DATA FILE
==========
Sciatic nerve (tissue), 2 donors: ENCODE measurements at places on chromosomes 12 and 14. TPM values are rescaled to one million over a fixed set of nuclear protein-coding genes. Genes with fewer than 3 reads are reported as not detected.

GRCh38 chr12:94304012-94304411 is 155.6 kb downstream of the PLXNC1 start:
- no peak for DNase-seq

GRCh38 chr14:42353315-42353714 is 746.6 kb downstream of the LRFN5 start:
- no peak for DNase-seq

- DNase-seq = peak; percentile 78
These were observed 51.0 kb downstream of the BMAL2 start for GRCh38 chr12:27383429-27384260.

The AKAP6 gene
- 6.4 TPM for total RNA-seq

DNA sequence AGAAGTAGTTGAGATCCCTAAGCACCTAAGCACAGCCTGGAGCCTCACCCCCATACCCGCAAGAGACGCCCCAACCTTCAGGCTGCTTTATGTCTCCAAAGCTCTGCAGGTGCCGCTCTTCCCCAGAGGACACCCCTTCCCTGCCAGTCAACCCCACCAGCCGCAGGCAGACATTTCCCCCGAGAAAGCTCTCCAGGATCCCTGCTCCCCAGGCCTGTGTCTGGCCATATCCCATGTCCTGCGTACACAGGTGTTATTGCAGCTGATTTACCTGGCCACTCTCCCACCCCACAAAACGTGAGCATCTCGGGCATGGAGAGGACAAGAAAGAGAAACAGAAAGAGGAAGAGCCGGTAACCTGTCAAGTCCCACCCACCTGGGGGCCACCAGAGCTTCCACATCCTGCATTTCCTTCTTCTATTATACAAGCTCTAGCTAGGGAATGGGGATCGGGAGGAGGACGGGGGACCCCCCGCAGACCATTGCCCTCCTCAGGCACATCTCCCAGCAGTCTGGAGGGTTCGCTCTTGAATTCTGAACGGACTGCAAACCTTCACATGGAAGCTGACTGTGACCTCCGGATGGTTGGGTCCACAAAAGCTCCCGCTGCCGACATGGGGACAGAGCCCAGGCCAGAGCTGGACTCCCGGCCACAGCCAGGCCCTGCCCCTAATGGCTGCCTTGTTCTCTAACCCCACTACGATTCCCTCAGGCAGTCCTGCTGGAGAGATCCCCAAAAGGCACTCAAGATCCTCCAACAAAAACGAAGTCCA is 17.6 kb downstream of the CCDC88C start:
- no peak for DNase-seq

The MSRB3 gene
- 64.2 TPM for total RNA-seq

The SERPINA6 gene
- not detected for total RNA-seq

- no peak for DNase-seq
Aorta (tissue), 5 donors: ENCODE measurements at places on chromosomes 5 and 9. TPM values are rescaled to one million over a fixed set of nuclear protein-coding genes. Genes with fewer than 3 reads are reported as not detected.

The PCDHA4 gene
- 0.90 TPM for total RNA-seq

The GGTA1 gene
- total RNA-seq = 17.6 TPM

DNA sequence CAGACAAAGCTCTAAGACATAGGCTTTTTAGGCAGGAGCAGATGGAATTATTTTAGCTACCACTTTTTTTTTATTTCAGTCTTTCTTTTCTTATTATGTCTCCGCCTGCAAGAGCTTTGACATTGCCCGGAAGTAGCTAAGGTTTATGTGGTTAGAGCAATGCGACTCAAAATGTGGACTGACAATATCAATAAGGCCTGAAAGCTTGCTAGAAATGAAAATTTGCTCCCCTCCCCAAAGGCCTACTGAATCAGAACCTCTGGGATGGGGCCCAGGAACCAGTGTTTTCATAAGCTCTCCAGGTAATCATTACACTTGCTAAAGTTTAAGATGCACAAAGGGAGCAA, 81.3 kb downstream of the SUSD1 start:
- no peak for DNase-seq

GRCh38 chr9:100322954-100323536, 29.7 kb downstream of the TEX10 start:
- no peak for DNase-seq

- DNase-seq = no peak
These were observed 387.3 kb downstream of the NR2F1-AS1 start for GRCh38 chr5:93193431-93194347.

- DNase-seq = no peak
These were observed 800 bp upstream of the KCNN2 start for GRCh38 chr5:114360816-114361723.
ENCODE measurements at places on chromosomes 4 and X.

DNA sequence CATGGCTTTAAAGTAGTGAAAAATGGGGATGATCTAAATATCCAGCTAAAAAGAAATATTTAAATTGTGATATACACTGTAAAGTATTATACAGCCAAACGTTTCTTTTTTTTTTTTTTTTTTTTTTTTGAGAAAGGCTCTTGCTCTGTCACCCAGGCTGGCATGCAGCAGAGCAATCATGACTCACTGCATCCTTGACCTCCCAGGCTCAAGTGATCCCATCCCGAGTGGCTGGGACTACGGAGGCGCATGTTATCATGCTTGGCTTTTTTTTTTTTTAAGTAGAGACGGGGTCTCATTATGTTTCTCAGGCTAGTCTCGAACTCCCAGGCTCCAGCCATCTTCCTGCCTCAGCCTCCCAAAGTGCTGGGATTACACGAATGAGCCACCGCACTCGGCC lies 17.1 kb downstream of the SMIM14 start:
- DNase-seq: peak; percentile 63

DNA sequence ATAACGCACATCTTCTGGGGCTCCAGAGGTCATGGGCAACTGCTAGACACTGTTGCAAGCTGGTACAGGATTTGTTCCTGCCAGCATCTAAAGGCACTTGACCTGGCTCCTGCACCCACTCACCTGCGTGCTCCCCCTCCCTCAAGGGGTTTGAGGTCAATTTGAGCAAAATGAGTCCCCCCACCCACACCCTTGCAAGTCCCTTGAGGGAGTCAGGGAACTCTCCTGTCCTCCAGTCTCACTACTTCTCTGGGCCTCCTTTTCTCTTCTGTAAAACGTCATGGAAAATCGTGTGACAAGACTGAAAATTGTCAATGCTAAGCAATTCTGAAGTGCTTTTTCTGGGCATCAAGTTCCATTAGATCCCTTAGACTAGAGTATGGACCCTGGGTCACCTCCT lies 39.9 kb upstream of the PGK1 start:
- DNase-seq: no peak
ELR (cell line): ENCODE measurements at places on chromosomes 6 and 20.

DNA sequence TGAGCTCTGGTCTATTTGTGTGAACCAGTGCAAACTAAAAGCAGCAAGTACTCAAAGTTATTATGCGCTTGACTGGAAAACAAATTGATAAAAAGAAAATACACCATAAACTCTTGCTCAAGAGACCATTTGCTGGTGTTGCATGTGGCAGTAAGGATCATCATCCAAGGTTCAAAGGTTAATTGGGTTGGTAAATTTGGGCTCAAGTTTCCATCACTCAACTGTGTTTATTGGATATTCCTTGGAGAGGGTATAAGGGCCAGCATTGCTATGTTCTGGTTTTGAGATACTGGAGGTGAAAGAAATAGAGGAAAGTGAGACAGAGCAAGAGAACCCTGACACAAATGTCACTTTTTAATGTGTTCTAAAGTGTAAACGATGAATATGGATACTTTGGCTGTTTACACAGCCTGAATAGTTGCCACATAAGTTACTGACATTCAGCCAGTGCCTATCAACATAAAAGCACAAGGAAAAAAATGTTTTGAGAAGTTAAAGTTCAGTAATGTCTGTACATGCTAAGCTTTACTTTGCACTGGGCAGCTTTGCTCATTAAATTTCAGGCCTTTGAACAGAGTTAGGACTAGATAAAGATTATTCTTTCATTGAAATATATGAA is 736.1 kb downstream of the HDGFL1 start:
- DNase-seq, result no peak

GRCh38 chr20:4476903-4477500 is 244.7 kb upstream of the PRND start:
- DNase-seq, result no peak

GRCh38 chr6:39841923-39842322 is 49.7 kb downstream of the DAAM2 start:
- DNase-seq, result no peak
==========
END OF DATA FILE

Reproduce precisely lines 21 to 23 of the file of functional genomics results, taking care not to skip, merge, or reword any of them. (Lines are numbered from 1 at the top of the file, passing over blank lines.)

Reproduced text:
- total RNA-seq = 17.6 TPM

DNA sequence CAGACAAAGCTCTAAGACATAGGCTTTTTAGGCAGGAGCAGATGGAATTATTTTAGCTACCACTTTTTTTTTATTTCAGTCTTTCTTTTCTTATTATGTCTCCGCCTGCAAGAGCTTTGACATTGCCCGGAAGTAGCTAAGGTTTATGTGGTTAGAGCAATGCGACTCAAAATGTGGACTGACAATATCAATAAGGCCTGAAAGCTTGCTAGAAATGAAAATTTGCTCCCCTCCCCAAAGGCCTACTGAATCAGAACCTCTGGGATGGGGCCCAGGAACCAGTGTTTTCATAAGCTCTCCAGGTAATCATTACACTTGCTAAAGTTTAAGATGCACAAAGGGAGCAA, 81.3 kb downstream of the SUSD1 start:
- no peak for DNase-seq